(Kimberly James) – April McGhee, a Sacramento mom who delivers groceries for Instacart and meals for Postmates, and her teenage daughter said they fell sick last month with coughs, sore throats and fevers. It impacted her daughter so negatively that they went to the emergency room for treatment. Instead of being tested for coronavirus, both were turned away, being told they weren’t sick enough. So they went home to self-isolate.
McGhee contacted Instacart to apply for sick pay under the policy that was recently instituted because of the pandemic. She told Nevada Public Radio last week that they basically laughed her off. “They said, ‘Unless you have the health department or [Centers for Disease Control and Prevention] making you stay home on quarantine, or a note from the doctor saying that you’ve been diagnosed with COVID-19, you’re out of luck.'”
Hundreds of thousands of gig workers across the country are having to make the choice between exposing themselves to potential illness or going to work sick and putting food on the table for their families. Those who are reaching out to their companies for help are running into some hurdles.
Dr. Nancy Brune, founder and executive director of the Guinn Center, told The Center Square the coronavirus crisis is revealing how many benefits are tied to formal, traditional employment systems. Self-employed workers and independent contractors typically do not qualify for unemployment insurance or have access to a retirement benefit system.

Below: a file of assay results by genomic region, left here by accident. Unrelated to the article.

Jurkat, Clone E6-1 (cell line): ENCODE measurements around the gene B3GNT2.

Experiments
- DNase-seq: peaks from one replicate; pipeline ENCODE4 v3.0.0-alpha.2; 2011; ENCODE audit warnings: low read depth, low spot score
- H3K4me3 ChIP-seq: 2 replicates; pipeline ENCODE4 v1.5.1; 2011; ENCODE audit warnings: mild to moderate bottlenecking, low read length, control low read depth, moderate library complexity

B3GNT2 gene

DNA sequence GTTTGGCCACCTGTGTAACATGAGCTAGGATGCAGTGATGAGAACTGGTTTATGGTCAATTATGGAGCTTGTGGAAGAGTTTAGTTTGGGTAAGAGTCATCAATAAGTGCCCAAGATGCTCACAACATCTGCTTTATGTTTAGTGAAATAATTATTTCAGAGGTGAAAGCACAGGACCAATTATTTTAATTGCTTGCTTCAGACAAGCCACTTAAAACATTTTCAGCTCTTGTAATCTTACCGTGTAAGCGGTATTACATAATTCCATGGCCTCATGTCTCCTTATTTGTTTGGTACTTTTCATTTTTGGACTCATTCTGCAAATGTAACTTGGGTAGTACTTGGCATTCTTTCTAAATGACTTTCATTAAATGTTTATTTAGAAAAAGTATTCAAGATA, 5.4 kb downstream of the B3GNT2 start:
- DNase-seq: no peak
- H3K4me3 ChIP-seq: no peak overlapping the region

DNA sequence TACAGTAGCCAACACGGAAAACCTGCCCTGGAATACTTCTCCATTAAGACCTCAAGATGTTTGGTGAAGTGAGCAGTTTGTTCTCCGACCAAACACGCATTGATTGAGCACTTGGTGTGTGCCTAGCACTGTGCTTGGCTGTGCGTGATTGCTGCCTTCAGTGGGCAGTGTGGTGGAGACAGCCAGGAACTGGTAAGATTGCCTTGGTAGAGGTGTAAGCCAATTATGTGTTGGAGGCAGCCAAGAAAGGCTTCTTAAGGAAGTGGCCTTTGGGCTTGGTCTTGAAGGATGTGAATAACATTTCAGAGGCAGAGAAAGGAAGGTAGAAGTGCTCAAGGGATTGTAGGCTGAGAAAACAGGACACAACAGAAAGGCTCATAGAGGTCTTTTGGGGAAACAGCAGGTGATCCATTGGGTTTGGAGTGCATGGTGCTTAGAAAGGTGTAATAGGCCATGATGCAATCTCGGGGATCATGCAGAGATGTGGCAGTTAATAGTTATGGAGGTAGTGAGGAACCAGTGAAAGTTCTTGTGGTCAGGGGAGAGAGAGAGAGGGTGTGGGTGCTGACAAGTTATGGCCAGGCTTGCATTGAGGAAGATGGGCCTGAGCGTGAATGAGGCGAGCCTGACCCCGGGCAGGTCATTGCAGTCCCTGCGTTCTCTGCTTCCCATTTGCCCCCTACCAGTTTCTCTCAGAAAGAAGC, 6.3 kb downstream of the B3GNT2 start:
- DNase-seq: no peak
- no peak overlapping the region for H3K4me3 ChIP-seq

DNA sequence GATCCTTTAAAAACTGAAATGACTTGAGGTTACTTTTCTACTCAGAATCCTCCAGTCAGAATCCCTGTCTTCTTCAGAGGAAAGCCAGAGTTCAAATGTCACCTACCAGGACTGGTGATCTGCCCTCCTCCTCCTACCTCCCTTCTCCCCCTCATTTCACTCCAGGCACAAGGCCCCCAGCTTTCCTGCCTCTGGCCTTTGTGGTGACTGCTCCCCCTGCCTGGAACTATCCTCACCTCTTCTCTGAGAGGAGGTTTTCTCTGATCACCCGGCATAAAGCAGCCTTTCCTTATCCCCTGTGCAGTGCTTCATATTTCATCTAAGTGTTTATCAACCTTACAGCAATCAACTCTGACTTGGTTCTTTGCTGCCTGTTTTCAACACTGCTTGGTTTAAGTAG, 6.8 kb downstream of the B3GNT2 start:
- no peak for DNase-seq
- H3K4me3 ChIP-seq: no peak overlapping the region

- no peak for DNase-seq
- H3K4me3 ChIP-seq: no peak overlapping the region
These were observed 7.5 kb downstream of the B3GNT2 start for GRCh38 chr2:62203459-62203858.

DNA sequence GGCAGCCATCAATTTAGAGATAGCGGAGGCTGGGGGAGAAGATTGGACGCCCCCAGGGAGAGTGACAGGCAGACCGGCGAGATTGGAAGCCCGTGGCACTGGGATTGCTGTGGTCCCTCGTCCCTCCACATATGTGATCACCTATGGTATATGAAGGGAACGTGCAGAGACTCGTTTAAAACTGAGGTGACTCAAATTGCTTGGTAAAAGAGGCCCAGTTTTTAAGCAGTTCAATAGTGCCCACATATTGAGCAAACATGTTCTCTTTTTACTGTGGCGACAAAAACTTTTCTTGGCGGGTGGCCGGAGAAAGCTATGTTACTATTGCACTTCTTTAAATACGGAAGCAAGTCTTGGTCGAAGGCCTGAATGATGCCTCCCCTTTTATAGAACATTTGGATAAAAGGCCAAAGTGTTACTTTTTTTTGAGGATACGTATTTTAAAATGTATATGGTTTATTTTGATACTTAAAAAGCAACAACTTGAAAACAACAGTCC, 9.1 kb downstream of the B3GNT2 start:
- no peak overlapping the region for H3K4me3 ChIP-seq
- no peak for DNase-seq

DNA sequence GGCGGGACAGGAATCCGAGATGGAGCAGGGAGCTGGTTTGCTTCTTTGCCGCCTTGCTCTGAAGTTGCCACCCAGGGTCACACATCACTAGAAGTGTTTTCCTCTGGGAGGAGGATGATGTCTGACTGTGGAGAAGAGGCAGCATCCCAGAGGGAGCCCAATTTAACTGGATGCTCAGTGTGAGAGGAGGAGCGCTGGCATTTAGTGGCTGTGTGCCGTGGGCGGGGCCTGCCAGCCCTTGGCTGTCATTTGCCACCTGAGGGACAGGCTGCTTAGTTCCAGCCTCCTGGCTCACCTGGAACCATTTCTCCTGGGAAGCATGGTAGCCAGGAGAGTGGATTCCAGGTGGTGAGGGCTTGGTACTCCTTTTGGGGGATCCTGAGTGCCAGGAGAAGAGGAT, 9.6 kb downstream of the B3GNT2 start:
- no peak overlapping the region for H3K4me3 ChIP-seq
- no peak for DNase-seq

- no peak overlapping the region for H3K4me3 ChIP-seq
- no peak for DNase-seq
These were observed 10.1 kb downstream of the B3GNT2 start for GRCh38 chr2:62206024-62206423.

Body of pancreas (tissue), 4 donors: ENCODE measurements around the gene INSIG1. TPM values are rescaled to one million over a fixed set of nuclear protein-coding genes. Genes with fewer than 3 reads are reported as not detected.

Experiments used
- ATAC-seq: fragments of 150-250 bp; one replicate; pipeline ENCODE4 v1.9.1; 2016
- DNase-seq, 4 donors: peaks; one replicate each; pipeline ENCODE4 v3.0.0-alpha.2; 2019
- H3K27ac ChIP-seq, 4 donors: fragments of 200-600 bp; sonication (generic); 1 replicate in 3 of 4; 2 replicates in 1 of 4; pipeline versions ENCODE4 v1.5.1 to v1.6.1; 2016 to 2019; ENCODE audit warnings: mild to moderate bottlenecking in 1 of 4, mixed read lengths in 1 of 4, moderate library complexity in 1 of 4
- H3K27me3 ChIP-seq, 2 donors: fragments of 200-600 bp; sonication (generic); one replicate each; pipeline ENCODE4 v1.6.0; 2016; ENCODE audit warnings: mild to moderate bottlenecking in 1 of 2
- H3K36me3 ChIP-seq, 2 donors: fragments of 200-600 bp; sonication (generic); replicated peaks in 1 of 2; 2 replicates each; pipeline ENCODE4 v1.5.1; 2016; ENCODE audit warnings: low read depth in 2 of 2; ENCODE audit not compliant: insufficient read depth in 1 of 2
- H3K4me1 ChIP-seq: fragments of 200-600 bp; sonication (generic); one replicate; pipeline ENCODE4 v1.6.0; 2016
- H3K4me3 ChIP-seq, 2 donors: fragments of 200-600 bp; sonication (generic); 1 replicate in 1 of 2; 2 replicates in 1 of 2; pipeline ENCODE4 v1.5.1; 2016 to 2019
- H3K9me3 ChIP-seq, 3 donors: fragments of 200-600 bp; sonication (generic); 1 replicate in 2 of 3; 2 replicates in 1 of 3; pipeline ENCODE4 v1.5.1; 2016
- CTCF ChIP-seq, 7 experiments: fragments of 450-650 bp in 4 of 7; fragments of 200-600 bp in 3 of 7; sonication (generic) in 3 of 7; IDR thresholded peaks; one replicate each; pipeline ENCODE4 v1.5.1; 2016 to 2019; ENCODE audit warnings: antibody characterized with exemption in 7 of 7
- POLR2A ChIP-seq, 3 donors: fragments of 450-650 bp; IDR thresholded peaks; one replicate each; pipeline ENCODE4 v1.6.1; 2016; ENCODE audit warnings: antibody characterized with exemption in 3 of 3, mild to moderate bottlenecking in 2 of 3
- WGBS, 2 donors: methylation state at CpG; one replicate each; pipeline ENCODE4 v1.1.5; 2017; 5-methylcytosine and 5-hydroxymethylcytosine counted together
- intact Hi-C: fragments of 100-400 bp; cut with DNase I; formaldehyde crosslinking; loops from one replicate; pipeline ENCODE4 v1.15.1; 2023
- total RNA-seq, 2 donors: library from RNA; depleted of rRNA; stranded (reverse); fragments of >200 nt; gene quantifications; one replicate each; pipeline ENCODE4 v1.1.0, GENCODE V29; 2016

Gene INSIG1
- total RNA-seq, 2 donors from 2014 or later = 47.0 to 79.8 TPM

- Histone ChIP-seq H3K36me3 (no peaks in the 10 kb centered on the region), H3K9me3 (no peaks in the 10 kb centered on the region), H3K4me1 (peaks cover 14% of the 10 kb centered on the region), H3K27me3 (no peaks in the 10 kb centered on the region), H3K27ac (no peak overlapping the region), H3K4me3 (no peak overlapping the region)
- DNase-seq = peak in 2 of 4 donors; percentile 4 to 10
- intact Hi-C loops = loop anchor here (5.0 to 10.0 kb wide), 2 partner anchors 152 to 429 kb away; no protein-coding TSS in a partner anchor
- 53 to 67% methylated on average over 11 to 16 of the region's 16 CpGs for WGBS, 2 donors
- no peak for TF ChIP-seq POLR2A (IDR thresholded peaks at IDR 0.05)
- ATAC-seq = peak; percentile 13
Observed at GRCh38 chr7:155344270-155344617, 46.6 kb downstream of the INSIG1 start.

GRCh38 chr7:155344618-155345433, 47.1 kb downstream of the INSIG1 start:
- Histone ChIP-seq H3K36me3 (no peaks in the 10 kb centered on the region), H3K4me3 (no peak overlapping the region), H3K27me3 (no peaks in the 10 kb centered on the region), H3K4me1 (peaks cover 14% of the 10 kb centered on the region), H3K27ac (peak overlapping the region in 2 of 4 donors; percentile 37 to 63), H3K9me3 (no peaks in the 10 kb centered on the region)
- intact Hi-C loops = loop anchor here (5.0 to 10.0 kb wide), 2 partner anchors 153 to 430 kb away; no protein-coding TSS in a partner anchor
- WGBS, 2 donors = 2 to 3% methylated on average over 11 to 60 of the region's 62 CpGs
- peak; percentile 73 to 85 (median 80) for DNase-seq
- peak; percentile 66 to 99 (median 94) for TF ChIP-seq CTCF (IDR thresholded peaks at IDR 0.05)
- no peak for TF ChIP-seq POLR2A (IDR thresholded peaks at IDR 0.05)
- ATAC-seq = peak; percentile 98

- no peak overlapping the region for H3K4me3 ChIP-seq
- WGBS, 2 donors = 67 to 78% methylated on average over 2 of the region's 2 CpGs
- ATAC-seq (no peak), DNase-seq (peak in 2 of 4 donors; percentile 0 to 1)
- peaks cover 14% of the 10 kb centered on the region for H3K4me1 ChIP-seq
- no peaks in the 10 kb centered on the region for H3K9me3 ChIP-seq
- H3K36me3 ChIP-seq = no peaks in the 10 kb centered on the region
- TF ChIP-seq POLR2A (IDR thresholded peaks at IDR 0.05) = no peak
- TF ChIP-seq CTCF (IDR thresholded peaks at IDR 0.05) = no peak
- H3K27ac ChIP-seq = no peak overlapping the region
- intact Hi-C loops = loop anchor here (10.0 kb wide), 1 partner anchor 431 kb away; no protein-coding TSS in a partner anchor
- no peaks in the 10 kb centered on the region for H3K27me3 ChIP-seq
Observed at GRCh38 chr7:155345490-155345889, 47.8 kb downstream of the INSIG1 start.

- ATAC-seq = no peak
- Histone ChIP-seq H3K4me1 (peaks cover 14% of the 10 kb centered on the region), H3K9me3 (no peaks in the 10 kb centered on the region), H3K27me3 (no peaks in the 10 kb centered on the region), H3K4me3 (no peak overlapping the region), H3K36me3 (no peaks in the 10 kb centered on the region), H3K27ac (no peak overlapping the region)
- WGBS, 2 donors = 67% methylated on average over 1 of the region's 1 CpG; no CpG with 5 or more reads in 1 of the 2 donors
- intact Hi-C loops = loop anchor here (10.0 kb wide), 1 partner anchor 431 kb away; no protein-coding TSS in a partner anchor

But federal legislation signed by President Donald Trump known as the Coronavirus Aid, Relief, And Economic Security (CARES) Act recognized the important services gig workers provide and extends benefits to help them and their families.
“Fortunately, under the provisions of the CARES Act, the self-employed and independent contractors are eligible for unemployment insurance and are eligible to participate in the Paycheck Protection Program,” Brune said.
Some see a tremendous benefit in gig workers’ current situation.
“Provided that they are still being offered work, gig workers have a tremendous amount of flexibility to decide for themselves how they want to balance their health concerns with their financial concerns,” Michael Schaus, communications director at the Nevada Policy Research Institute, told The Center Square. “They have the freedom to decide what health risks they are willing to take, or how much financial uncertainty they are willing to endure. For most workers in the nation, this is a decision that is being made by employers, union leaders or politicians as they are either being laid off due to mandatory shutdowns or told to report to work regardless of their concerns about their health.”
“Use these services as much as you can,” Schaus said. “As long as there remains a demand for the service these workers are providing, they have the freedom to balance their tolerance for risk with their financial concerns.”
Kimberly James / The Center Square